In the 17th century, lace was more valuable than gold. Crocheting such complex details with fine materials is labor intensive, and it’s what makes Susanna Bauer’s work—hand-stitched microscopic knots and patterns woven into leaves—instantly jaw-dropping. The work, she says, often begs people to ask: How?
Susanna Bauer in her UK-based studio. Photo by Rebekah Taylor
As a child in Munich, Bauer built small worlds. Using a pair of tweezers, she’d diligently assemble matchbox landscapes replete with paper-folded houses. Her affinity for plants led to studying landscape architecture, which later led to a career as a model maker for film and advertising. (You can thank Bauer for the wheels of cheese in Wallace & Gromit: The Curse of the Were-Rabbit.) But over the years she felt the need to express her own ideas.
Splitting her time between London and Cornwall, she took long walks collecting pieces of nature: beachwood, stones, fallen leaves. One day, she sought to “contain the experience” of nature, and, as a long-time knitter (beginning at age 6), decided to encase a branch and pebble in a crochet.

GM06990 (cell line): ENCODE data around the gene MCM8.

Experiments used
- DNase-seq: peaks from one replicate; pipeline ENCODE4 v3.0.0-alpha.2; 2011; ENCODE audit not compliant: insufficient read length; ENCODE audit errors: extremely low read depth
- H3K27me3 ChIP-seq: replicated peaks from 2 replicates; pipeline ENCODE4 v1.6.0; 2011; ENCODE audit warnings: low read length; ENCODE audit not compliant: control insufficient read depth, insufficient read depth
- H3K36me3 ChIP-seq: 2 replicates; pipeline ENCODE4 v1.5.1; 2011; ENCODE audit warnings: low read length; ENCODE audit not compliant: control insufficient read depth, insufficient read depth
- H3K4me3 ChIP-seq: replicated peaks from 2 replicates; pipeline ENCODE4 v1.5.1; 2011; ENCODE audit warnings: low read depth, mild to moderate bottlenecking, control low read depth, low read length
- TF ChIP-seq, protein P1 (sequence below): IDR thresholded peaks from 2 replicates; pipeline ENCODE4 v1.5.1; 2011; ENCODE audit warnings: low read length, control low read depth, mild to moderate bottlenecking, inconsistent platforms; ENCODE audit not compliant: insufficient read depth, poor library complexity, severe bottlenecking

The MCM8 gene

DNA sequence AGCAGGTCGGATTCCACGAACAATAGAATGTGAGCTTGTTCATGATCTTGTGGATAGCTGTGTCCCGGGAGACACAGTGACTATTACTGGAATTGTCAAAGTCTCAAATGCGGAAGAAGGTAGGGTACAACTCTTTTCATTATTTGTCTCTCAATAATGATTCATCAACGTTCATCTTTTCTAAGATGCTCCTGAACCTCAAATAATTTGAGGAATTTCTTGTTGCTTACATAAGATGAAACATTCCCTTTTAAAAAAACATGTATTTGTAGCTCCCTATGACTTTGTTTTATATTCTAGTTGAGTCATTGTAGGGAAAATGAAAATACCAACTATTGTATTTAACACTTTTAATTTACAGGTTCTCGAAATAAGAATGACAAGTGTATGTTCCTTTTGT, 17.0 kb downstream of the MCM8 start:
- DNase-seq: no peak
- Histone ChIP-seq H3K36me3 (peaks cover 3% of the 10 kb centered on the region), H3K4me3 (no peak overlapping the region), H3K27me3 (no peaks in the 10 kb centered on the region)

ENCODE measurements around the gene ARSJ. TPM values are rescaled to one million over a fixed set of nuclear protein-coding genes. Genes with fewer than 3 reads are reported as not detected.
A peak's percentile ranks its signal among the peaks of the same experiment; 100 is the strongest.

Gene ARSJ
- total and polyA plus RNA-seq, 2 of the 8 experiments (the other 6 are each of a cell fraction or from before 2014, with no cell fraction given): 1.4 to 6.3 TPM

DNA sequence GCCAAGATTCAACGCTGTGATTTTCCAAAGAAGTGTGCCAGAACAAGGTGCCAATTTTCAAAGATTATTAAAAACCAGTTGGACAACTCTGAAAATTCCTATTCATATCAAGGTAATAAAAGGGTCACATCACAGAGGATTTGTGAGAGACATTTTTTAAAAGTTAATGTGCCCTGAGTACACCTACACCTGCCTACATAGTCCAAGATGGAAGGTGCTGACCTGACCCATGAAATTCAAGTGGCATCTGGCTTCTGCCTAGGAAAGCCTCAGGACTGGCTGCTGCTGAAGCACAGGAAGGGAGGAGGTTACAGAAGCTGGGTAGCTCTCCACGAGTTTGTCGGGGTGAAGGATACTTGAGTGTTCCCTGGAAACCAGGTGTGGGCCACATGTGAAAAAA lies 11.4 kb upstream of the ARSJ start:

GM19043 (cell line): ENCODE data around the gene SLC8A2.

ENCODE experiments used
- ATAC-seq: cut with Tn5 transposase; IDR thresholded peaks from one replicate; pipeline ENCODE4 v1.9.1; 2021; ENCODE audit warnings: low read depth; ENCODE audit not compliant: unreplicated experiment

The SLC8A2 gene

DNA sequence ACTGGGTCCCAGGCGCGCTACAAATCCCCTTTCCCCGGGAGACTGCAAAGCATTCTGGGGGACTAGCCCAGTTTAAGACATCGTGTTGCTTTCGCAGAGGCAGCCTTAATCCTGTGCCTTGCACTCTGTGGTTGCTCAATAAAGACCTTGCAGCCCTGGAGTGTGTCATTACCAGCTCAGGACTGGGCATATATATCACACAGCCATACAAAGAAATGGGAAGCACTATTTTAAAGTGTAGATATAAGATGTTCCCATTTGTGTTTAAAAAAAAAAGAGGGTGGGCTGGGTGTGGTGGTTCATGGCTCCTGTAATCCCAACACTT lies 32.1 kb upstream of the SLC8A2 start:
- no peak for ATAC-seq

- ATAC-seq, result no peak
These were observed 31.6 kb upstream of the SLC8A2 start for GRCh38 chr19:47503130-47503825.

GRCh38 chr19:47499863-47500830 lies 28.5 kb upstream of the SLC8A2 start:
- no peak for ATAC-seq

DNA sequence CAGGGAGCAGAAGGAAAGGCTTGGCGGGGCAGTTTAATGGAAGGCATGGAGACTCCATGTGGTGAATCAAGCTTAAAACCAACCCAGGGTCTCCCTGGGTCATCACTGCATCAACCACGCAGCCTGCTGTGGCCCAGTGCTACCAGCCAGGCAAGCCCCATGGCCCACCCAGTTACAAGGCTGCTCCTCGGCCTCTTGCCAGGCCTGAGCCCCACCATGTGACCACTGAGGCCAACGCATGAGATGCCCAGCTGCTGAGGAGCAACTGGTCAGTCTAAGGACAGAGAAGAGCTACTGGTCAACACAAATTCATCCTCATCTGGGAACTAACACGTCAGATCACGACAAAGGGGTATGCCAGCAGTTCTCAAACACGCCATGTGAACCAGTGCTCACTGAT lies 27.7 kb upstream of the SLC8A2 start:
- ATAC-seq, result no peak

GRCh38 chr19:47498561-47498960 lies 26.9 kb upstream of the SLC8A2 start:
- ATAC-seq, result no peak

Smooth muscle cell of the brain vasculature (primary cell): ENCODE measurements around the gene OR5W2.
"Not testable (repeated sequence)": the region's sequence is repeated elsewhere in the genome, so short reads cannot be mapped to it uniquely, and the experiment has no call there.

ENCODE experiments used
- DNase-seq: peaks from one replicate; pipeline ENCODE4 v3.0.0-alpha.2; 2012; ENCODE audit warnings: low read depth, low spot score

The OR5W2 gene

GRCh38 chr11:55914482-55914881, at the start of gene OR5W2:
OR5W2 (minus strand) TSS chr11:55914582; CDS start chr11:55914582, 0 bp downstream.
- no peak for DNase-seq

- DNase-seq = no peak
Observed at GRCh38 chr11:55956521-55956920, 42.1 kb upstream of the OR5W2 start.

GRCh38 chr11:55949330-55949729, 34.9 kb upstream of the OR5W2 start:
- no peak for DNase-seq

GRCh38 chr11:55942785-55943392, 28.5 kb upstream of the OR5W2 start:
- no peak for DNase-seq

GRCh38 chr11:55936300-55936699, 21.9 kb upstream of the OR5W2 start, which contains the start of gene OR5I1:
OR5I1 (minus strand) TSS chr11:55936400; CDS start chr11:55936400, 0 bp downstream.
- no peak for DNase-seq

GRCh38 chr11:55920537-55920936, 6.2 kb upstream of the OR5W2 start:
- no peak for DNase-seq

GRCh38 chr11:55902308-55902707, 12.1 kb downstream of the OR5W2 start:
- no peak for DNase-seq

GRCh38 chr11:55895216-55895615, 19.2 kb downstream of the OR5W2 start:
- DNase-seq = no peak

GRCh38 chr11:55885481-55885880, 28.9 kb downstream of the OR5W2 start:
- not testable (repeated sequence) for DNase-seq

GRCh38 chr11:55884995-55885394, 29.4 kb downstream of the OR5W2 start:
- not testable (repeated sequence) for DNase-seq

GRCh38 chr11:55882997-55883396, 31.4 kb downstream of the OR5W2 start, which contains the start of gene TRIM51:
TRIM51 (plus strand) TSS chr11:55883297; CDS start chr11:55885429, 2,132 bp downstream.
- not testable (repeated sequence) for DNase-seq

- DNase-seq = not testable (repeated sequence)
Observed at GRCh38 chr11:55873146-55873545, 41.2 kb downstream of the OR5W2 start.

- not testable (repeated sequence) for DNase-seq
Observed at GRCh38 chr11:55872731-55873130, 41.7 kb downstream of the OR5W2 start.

“It stopped the process of this pebble,” she explains, “of it being tumbled about and going in the flow of time. And it becomes something else. It becomes a memory of a moment for me.” Bauer focuses primarily on leaves to create such mementos. What’s more, the meticulously threaded chains and designs are made using only a hook, thread, and enough muscle control to work down to one-tenth of a millimeter. The patterns are then an extension of the places her mind goes, the meditative art of crocheting.
After 12 years of producing incredible feats like “Levels” (2015) and “Thrive” (2020), Bauer has the ability to touch a leaf and understand the tensile strength of the material. Ginkgo and maple leaves, for instance, are super thin and require a more delicate hand. And the Magnolia leaves she finds in lush, Cornish woodlands hold a dear place in her heart—she calls them the “classic leaf” given its big veins and ovular shape. That penchant for nature shows.
“A fallen, autumn leaf is something people just walk through. It’s there in abundance,” Bauer says. “It degrades and it’s gone.” For her, these are not mundane things. Much like the whorls of our fingertips, if you compare two leaves side by side, you’d notice that neither are alike. “That’s why I find the meaning behind it so fascinating. Even from the same tree, each leaf has its own character. And that for me is loaded with symbolism. … How do we define what is precious? How much do we take nature for granted?”
See more of Bauer’s leaves on Instagram @susanna_bauer.
Words by David MacNeal
Banner photo by Steve Tanner